CULTURE & ARTS
11/21/2014 10:26 am ET Updated Dec 06, 2017

Marina Abramovic's 'Generator' Asks Us To Embrace Simplicity, Face Our Aloneness

Much of art today has been diminished to a purely aesthetic pleasure, and one that many opt to visit for the promise of self-publicity. Think of Jeff Koons’ retrospective at the Whitney this summer. Whether you visited the exhibit or not, you likely knew it was there, as your Instagram and Facebook feeds filled up with "the Selfie of Summer."

Other recent viral art sensations in New York included Yayoi Kusama’s “Fireflies on the Water” and Random International’s “Rain Room” at MoMA. Both exhibitions, like the Koons retrospective, were exploited for their photographic beauty on social media. Taking a photo of ourselves in an art exhibit serves multiple purposes -- not only do we appear engrossed in the New York art world to our followers, but it also makes for a great profile picture.

But what if we just stopped, for one minute or one hour, and actually allowed ourselves to experience art first-hand, sans electronic interference? If anyone is a strong advocate for the fully immersive and personally challenging experience of art, it is the Godmother of Performance Art herself, Marina Abramovic.

With her latest exhibit, “Generator,” she asks something specific of her audience: to remove all electronic devices and succumb to (almost) complete blindness and deafness. So when you enter Sean Kelly Gallery you’re asked to first sign a waiver permitting the gallery to photograph you (more on that later), and to stow away your items in a locker -– cell phone and watches included. Eventually a gallery assistant ties a black cloth over your eyes, hindering all sight save for a sliver of light beneath the bridge of your nose, and places noise-canceling headphones on your head. You’re then led gently by an assistant for a few steps until, finally, all human contact is lost. You are alone, blind, sounds muted, and whatever you do next is entirely up to you.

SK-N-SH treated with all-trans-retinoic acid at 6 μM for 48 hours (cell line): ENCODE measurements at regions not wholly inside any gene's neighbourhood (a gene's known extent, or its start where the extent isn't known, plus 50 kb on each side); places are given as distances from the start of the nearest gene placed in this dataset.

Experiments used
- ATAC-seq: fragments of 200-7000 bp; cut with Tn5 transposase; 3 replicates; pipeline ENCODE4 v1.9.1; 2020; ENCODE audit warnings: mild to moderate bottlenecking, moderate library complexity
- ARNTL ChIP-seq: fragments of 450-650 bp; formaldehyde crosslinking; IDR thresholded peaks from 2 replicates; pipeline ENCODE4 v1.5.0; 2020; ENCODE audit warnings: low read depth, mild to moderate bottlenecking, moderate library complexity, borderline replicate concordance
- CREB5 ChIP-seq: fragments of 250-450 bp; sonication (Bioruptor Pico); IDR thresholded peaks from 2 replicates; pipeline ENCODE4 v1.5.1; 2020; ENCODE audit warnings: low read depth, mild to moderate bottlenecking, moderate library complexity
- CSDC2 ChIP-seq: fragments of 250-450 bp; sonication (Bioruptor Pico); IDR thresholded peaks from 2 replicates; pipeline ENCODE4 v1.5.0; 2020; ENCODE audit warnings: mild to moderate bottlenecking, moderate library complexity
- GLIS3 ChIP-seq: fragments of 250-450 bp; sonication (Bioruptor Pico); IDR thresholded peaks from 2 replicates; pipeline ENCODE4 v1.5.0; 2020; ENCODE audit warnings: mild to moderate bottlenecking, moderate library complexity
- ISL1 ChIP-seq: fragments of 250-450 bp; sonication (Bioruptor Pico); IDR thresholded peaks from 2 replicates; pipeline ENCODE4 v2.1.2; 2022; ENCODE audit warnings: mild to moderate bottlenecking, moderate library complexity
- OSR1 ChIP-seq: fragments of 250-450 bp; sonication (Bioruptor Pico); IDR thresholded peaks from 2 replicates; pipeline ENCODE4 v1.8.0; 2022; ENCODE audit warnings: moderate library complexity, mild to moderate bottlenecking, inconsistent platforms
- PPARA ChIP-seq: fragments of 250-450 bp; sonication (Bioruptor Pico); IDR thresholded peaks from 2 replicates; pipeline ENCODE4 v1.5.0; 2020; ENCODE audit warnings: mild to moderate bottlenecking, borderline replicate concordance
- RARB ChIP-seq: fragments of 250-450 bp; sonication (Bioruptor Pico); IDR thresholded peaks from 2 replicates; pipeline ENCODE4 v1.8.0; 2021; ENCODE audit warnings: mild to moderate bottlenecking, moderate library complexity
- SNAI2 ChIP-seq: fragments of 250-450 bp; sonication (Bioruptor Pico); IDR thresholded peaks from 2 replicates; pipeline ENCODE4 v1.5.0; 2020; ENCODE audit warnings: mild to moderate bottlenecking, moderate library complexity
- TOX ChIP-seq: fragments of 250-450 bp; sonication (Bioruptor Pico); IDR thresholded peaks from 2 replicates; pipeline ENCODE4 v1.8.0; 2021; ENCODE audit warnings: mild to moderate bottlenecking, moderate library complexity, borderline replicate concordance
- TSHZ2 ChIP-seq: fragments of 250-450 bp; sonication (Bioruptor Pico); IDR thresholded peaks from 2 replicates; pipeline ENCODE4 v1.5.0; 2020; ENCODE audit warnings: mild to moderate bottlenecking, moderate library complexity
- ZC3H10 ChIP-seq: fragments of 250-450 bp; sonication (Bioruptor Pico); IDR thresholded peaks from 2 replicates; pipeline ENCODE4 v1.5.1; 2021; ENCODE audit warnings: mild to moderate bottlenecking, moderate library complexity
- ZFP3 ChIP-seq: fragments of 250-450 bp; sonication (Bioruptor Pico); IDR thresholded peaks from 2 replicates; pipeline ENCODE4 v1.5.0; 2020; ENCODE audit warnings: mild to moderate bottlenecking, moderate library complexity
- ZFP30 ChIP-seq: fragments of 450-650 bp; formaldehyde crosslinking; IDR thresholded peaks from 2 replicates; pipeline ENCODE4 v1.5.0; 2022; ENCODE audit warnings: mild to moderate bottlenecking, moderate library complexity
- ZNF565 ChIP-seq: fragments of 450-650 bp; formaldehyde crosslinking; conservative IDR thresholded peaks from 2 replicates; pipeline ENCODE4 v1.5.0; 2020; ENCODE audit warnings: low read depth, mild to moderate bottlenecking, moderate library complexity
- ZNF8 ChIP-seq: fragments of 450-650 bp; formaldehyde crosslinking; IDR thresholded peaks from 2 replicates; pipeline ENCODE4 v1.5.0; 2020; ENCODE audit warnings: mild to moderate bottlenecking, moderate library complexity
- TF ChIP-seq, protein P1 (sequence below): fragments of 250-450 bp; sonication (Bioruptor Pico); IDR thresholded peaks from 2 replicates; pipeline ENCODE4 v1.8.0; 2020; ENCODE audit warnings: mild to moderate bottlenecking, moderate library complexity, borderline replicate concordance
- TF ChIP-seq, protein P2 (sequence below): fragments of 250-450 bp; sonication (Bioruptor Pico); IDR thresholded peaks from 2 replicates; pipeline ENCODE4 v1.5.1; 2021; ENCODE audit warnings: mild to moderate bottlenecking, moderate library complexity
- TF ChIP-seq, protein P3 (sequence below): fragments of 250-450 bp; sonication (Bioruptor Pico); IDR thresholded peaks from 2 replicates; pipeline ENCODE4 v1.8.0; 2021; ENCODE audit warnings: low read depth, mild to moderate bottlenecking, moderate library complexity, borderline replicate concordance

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Such an experience may sound baffling, maybe even pretentious or uncomfortable to some unfamiliar with or skeptical of performance art. Especially the radical, provocative and controversial type Abramovic has been known for since the 1970s. Some may have a rather forgettable experience, such as Ken Johnson of The New York Times, while others may have a deeply powerful, personal and emotional experience. I had the latter.

As I began taking my very first steps into the unknown and unseen gallery space, a sudden stifling fear began to bubble from my chest. All I could hear was the growing pressure of my breath as I walked slowly, cautiously, unsure of what I was supposed to be thinking or supposed to be experiencing. Eventually I made contact with a cold plaster wall and latched onto it like a piece of ship wreckage in an open sea. I walked along and clung to this wall, to the security and closure it gave me, as I began to see nothing but my insecurities and my innermost anxieties presented to me clearer than the blanket of black across my eyes. Turning away from the walls, fighting contact with them, attempting to engross myself in the openness of the space, I was suddenly overcome with a rush of tears I hadn’t expected.